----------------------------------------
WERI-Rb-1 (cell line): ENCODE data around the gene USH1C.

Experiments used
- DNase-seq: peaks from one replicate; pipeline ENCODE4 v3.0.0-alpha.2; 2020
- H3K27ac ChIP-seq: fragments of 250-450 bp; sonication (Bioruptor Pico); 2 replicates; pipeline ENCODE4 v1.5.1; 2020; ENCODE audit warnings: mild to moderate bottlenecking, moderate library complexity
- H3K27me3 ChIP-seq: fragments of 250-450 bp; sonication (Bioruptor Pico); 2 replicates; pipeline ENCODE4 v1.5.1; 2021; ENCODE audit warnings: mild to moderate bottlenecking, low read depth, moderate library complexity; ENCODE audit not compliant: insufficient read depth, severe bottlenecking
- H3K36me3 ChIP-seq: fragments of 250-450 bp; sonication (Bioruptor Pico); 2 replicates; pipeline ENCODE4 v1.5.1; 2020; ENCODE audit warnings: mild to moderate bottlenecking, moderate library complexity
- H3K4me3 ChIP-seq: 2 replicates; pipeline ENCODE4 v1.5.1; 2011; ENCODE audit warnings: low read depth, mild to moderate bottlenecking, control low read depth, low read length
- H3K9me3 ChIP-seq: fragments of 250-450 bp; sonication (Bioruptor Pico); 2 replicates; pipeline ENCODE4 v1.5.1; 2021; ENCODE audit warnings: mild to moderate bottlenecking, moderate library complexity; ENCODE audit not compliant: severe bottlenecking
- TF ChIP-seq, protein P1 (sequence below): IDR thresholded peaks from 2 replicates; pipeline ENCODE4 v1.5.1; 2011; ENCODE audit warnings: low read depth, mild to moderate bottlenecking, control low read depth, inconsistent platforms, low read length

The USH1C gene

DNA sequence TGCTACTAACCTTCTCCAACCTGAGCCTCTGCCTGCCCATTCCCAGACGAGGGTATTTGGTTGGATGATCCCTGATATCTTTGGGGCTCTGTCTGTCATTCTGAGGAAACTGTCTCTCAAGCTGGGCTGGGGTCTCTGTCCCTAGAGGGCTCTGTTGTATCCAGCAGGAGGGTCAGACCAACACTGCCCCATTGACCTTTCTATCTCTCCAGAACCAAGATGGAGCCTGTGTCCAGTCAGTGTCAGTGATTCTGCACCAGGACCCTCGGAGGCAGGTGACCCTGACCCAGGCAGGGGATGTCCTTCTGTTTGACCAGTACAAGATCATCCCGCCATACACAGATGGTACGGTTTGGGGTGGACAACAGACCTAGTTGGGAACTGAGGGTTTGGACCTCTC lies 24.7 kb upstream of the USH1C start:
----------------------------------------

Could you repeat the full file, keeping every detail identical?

WERI-Rb-1 (cell line): ENCODE data around the gene USH1C.

Experiments used
- DNase-seq: peaks from one replicate; pipeline ENCODE4 v3.0.0-alpha.2; 2020
- H3K27ac ChIP-seq: fragments of 250-450 bp; sonication (Bioruptor Pico); 2 replicates; pipeline ENCODE4 v1.5.1; 2020; ENCODE audit warnings: mild to moderate bottlenecking, moderate library complexity
- H3K27me3 ChIP-seq: fragments of 250-450 bp; sonication (Bioruptor Pico); 2 replicates; pipeline ENCODE4 v1.5.1; 2021; ENCODE audit warnings: mild to moderate bottlenecking, low read depth, moderate library complexity; ENCODE audit not compliant: insufficient read depth, severe bottlenecking
- H3K36me3 ChIP-seq: fragments of 250-450 bp; sonication (Bioruptor Pico); 2 replicates; pipeline ENCODE4 v1.5.1; 2020; ENCODE audit warnings: mild to moderate bottlenecking, moderate library complexity
- H3K4me3 ChIP-seq: 2 replicates; pipeline ENCODE4 v1.5.1; 2011; ENCODE audit warnings: low read depth, mild to moderate bottlenecking, control low read depth, low read length
- H3K9me3 ChIP-seq: fragments of 250-450 bp; sonication (Bioruptor Pico); 2 replicates; pipeline ENCODE4 v1.5.1; 2021; ENCODE audit warnings: mild to moderate bottlenecking, moderate library complexity; ENCODE audit not compliant: severe bottlenecking
- TF ChIP-seq, protein P1 (sequence below): IDR thresholded peaks from 2 replicates; pipeline ENCODE4 v1.5.1; 2011; ENCODE audit warnings: low read depth, mild to moderate bottlenecking, control low read depth, inconsistent platforms, low read length

The USH1C gene

DNA sequence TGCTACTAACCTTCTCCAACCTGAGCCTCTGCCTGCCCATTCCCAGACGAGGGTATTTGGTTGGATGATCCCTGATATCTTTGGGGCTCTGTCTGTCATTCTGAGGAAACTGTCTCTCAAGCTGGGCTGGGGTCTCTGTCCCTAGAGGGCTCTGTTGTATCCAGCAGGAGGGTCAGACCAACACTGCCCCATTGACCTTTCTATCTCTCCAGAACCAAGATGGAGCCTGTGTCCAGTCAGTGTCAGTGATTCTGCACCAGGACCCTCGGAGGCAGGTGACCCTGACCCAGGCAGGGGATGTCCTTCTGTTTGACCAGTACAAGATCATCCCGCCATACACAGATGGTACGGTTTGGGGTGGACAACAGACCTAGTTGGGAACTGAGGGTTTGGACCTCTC lies 24.7 kb upstream of the USH1C start: